Law school is expensive. On average, law school—after including living expenses, your inability to hold full-time work for at least the first year of law school, and everything else—will cost well over $200,000 in the U.S. That's a conservative number. But…law schools also have a fair amount of merit-based money for students they want. How can you negotiate with law schools to obtain your best law school admission at the best price?
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ABA Proposal to Reduce Full-Time Faculty Requirement: Law Students (Present and Future) Should Make Their Voices Heard
The ABA’s proposal to jettison the requirement that full-time faculty teach the majority of upper-level courses is a terrible idea. The ABA is proposing to replicate what undergraduate institutions have been doing with adjunct faculty, with no protections for students. If you’re in law school now, or are thinking about going, or if you care about the quality of your lawyer, you should take up the ABA on its invitation to comment on the proposed change. Contact information below.
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The ABA, whose oversight of law schools is supposedly in the interest of law students, seems up to its old tricks, i.e., being little more than a shill for law schools. The latest proposal from the ABA is to eliminate the requirement that at least half of law school upper-level courses be taught by full-time faculty. What law schools could do with their adjunct faculty is different and better than what undergraduate institutions can do. Law schools can do that right now; many do, to their credit. But they’re asking for a lot more. Why? Most likely, so that they can and will do exactly what colleges have done—draw from a pool of unemployed or marginally employed lawyers and others because that’s the cheapest labor pool. Not the best but the cheapest. Period.
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The LSAT has enjoyed a monopoly over law school admissions testing for a long,long, long time. Last year, the University of Arizona announced that it would accept Graduate Record Exam (GRE) results in addition to LSATresults in admissions decisions. Recently, Harvard Law School announced a “pilot program” to do the same thing.
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In the increasingly long season of law school admissions, waitlist season has gotten longer, too, and waitlists keep expanding. My advice: don’t worry but do what you can to improve your position. Don’t do too much, you don’t want to risk irritating law schools by peppering them with unnecessary information—you are not the only applicant to be waitlisted and you shouldn’t act as it you are.
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University of Iowa Law School announced it will cut tuition, beginning in Fall 2014, for in-state students and out of state students by 16.4 percent (this would make out-of-state tuition around $39,500). The reason? A heartwarming “to maximize graduates’ ability to follow their hearts and take jobs they love”…along with a desire to stay competitive and increase applicants in the face of the industry-wide drop in law school applications. Now, you may recall my discussion prompted by Henry Rigg’s article in 2011, when schools were raising tuition in the face of record demand, about applying theories of pricing strategy to law school tuition:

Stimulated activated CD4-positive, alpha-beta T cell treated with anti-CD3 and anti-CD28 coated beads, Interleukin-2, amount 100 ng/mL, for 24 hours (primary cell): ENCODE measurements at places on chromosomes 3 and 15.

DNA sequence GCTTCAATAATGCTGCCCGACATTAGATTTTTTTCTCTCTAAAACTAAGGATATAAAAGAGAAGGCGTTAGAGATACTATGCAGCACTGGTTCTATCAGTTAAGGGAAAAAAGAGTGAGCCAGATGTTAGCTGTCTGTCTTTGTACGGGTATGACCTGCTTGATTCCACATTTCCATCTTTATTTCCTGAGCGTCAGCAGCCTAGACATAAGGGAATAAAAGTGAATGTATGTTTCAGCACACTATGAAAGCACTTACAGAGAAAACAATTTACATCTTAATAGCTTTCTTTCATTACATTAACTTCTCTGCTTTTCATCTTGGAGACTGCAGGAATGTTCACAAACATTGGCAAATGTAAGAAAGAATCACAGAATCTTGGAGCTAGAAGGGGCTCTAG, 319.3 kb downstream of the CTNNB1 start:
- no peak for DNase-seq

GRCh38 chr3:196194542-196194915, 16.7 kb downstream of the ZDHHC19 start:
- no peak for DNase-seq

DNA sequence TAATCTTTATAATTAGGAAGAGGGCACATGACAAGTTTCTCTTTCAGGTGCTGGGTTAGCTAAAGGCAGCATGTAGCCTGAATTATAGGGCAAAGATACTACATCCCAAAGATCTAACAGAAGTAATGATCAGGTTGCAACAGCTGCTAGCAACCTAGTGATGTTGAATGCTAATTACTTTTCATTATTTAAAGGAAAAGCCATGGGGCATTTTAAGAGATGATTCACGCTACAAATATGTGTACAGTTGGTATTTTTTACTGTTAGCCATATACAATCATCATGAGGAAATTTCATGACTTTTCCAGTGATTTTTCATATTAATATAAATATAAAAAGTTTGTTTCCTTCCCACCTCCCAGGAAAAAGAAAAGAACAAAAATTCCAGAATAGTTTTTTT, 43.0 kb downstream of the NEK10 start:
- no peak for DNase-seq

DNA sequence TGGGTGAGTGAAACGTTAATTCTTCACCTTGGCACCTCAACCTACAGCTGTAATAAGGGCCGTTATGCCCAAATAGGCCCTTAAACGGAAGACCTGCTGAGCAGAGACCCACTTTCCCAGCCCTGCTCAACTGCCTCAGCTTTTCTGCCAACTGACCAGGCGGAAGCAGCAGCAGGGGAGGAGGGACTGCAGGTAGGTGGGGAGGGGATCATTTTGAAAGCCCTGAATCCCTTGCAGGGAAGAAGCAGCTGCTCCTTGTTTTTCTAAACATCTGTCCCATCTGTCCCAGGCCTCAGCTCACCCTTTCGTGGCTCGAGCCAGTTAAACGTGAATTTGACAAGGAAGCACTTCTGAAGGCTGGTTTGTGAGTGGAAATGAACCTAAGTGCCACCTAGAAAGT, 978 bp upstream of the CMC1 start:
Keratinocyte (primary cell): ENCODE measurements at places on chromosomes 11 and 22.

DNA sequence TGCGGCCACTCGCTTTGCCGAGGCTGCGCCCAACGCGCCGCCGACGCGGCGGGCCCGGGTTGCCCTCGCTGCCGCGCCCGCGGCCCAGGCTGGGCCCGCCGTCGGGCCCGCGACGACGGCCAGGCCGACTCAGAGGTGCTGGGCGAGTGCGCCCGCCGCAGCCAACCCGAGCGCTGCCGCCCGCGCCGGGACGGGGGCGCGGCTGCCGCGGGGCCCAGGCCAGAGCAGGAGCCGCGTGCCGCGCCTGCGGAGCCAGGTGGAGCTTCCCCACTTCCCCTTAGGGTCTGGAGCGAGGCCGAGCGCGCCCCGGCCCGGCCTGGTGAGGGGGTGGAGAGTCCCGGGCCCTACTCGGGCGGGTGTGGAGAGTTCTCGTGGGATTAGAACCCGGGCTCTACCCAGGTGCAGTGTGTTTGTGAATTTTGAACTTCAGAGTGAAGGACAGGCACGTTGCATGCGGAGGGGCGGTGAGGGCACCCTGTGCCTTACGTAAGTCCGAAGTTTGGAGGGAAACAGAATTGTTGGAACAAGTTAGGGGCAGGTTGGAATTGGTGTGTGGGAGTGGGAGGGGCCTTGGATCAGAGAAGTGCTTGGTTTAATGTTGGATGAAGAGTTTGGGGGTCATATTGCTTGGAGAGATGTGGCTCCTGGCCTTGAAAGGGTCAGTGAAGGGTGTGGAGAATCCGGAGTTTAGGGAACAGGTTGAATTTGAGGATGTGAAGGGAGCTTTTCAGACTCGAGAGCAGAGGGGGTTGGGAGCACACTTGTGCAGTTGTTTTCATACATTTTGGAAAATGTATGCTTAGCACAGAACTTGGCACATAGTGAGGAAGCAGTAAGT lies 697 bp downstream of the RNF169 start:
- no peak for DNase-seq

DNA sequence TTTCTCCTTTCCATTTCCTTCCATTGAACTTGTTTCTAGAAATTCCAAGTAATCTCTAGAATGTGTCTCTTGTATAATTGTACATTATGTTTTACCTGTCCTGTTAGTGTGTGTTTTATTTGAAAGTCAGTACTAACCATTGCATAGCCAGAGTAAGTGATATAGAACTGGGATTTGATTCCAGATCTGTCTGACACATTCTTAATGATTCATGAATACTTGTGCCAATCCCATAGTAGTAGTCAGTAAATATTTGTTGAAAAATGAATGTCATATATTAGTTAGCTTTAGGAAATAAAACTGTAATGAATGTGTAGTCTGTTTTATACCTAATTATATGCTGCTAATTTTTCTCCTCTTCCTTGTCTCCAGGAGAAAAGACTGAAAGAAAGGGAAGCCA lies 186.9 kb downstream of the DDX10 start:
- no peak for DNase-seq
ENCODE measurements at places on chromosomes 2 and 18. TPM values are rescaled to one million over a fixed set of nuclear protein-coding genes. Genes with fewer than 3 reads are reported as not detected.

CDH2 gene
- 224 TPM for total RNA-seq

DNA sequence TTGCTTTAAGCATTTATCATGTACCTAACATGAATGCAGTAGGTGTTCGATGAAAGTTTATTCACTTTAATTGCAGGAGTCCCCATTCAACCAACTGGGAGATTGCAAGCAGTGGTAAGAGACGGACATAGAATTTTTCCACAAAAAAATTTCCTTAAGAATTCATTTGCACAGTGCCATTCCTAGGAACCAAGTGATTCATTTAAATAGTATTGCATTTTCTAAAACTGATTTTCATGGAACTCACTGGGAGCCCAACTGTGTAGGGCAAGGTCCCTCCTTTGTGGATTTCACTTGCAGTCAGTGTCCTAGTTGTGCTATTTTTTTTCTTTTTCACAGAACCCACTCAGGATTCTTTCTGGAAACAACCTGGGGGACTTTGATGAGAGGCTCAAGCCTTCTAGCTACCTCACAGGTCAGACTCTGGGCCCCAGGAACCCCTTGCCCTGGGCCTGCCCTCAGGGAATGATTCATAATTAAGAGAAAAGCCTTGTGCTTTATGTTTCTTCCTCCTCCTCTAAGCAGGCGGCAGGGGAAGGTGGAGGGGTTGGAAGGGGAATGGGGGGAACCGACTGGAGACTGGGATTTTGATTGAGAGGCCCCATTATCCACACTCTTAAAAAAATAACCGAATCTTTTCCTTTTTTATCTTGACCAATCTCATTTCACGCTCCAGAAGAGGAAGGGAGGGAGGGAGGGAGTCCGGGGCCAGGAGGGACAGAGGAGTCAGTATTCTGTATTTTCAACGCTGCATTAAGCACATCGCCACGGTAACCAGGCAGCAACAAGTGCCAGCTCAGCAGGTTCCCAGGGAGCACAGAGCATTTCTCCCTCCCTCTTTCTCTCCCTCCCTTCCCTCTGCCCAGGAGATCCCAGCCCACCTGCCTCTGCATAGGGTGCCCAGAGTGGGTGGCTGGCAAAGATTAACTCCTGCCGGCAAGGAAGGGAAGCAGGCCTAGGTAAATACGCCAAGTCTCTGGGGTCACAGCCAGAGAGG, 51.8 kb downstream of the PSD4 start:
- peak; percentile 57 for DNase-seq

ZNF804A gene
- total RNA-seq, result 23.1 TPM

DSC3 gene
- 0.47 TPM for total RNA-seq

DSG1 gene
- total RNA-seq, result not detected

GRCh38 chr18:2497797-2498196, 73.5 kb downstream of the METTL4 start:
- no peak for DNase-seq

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To continue our reaction to Ryan Calo's Forbes piece on the legal job (and education) market—should you, as a potential 2014 law school applicant, be optimistic? Well, let's first summarize our previous entry: so, law school is a bigger risk than it was ten years ago—maybe not 20 years ago, but certainly ten. The drop in applications clearly does create opportunities for applicants, since the same personal statement, LSAT score and grade point averages will likely get you into a better law school (read, “with better job prospects”) than it would have five years ago. But there are still more applicants than there are seats, and it’s still expensive.
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The Wall Street Journal Law Blog recently noted an academic paper by Sherman Clark on the value of law school as a “liberal arts” style degree, that is, finding worth in its potential contribution to helping one “live a full and satisfying and meaningful life,” as Clark put it.
The downward trend continues. LSAC released data showing that the October 2013 LSAT sitting was the 13th in a row with fewer test takers than the previous year. There were 11% fewer people taking the test than in October of last year. The LSAC figures reveal, moreover, that applicant numbers have returned to what they were in the second half of the 1990’s.
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